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Author Topic: Dominion clones  (Read 2608 times)

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crj

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Re: Dominion clones
« Reply #75 on: March 22, 2018, 01:37:53 pm »
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*points*

Edge case!!!!!1!1!!
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Tombolo

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Re: Dominion clones
« Reply #76 on: March 23, 2018, 06:02:35 pm »
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Am I the only one who likes Ascension at all more than Star Realms? I can't quite figure out why- might just be because I played Ascension first and they feel kinda same-y.

I wouldn't describe it quite as a deckbuilder (even though it was pitched to me as one) but I've been having a lot of fun lately with Baseball Highlights 2045, which has a deckbuilding/drafting element.  The back and forth interactive feel of the mini-game is quite satisfying.

I own Tanto Cuore and am not particularly proud of that fact.  Never actually played it.
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We’ve had a hard day at work, we’ve been looking forward to our Dominion, how can you expect us to play anything else, you ogre.

popsofctown

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Re: Dominion clones
« Reply #77 on: March 25, 2018, 03:24:39 am »
0

Am I the only one who likes Ascension at all more than Star Realms? I can't quite figure out why- might just be because I played Ascension first and they feel kinda same-y.

I wouldn't describe it quite as a deckbuilder (even though it was pitched to me as one) but I've been having a lot of fun lately with Baseball Highlights 2045, which has a deckbuilding/drafting element.  The back and forth interactive feel of the mini-game is quite satisfying.

I own Tanto Cuore and am not particularly proud of that fact.  Never actually played it.

I would be proud if I owned Tanto Cuore and you heard it here.

Star Realms sucks, I can't imagine Ascension is worse.
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weesh

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Re: Dominion clones
« Reply #78 on: March 25, 2018, 12:18:17 pm »
+4

Star Realms sucks, I can't imagine Ascension is worse.

To answer this, you need to first understand that many of the things that makes Star Realms bad also makes Ascension bad:
1) weak, unreliable trashing, that one person is lucky to get, while the other player is SOL.
2) there are often only 1-2 cards that you can afford, so the strategic choices are unsatisfying.
3) you often just get whatever the strongest card is, because in bulky/weak decks, putting together synergies is tougher and less reliable and less rewarding than you'd hope.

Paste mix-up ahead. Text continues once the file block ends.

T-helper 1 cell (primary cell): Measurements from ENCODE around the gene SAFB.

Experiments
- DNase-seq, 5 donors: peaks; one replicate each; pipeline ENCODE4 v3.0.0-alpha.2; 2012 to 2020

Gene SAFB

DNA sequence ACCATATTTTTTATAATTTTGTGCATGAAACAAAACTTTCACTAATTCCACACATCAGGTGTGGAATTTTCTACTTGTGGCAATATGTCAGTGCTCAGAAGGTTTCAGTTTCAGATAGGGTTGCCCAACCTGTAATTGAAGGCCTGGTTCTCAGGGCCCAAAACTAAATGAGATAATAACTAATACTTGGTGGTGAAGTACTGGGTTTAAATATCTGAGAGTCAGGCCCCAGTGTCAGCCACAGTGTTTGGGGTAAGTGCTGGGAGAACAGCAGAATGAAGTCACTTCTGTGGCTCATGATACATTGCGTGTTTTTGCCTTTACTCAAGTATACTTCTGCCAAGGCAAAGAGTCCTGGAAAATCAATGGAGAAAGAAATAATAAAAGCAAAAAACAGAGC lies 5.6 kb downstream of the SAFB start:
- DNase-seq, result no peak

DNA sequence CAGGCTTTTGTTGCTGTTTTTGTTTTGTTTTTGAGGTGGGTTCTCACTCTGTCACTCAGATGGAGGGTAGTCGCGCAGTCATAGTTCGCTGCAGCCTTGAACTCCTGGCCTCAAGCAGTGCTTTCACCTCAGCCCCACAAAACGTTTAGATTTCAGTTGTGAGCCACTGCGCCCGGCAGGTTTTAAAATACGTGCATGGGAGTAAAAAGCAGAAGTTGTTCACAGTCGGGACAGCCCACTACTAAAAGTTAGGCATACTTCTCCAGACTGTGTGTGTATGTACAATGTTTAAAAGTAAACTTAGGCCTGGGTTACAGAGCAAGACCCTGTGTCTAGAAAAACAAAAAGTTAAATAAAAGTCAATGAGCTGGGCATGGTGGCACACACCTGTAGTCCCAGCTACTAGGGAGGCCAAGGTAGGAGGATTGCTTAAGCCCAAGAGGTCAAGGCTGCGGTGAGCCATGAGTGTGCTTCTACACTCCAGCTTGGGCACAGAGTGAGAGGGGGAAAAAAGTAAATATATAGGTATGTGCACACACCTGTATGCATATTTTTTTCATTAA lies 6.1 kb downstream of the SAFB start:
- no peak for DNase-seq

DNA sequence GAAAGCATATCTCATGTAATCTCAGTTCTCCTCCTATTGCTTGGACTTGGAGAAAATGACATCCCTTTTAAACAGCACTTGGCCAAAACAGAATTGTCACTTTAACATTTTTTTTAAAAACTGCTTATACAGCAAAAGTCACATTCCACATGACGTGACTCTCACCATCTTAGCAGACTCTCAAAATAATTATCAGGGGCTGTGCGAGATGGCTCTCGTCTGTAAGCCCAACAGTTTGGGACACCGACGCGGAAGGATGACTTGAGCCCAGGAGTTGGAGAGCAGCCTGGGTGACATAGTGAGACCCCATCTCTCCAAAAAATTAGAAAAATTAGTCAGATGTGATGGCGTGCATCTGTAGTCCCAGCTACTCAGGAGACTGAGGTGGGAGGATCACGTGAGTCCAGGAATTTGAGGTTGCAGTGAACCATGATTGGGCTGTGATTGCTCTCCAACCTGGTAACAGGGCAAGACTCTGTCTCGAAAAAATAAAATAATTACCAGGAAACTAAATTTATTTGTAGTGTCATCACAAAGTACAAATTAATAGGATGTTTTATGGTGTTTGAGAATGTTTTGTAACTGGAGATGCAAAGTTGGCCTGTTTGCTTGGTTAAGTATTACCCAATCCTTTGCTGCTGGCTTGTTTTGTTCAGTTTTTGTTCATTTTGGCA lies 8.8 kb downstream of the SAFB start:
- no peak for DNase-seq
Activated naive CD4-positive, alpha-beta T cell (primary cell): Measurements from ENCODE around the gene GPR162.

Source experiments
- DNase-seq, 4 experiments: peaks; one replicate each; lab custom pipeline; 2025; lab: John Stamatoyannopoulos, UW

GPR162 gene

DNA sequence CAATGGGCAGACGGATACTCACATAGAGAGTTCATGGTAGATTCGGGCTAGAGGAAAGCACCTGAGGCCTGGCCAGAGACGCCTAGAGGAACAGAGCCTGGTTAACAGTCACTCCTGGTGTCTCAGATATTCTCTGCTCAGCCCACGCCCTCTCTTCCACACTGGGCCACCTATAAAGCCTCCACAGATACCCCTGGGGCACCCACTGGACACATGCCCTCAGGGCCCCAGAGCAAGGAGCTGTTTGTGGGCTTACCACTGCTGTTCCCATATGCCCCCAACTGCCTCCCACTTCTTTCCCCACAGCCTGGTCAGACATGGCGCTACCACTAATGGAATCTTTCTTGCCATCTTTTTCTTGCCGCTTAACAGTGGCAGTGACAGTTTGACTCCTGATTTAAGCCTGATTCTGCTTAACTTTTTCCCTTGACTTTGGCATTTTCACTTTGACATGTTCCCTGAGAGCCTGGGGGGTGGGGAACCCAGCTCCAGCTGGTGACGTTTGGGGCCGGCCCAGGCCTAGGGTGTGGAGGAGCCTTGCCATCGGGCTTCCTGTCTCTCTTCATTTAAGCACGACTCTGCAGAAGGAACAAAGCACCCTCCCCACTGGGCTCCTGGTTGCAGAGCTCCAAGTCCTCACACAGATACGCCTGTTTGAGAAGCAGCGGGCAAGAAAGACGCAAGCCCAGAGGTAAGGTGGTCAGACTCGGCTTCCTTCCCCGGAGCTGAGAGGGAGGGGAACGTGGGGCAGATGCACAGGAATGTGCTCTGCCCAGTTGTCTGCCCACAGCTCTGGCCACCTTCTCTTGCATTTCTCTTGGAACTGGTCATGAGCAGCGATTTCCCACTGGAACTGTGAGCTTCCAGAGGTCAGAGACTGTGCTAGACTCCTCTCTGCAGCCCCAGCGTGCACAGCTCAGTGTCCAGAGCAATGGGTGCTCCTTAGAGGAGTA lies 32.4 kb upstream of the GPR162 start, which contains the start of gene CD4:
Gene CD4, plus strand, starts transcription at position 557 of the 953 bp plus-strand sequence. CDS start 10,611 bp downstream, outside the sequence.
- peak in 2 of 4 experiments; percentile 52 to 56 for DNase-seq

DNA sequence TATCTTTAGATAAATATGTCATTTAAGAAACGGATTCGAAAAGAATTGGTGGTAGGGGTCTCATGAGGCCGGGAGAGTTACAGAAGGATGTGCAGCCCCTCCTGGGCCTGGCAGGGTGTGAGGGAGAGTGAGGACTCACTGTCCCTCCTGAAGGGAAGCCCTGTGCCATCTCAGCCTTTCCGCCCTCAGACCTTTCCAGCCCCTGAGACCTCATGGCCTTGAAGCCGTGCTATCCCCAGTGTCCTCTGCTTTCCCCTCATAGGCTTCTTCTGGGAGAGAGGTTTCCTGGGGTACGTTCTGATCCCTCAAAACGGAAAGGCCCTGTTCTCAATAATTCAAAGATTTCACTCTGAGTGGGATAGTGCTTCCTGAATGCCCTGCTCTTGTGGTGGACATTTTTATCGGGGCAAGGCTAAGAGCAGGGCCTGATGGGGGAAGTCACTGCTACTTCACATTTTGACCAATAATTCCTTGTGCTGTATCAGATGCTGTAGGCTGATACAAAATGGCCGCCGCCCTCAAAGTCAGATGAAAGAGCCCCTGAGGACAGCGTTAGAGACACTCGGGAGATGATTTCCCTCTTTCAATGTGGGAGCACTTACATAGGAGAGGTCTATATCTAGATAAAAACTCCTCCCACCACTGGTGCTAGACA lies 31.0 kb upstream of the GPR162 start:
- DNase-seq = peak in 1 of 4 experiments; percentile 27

I don't like either, but star realms is:
1) much simpler, easier to teach (both the base rules, and the rules on each card)
2) has much more interaction since you are attacking each other, rather than random monsters, and you are given tools to defend yourself.
3) a shitty turn on SR is "this card doesn't improve my deck much" and a shitty turn on Ascension is "i get points for killing the cultist, but my deck isn't any better"
4) shorter (generally, but ESPECIALLY on your first game)
5) actually kinda nice to look at, and the colors help you identify the cards well

When my friend that likes Star Realms asks me to play I think "i guess"
When my friend that likes Ascension asks me to play, I try to convince him to play something else.
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blueblimp

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Re: Dominion clones
« Reply #79 on: March 25, 2018, 10:47:34 pm »
+2

About Ascension, this isn't something that matters, but I found the game's over-the-top card names amusing (in a bad way). For example, "Ascetic of the Lidless Eye", which just draws two cards. The name has more words in it than the card text does...
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popsofctown

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Re: Dominion clones
« Reply #80 on: March 26, 2018, 01:02:02 am »
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How do you decide how to value interaction?  Dominion has some edge case boards/games with truly no interaction at all, bridge mega turn mirrors where not enough tension results over anyone pile and the player who dips into VP does it in a turn that ends the game.  It's a spectrum, and some games get decently close to that, then on the other end sometimes it matters intensely what I pass with Masquerade, or there's this one cool game where I noticed my opponent committed to too many terminals and I can harm myself taking the Port split to make his deck really bad and get 'em.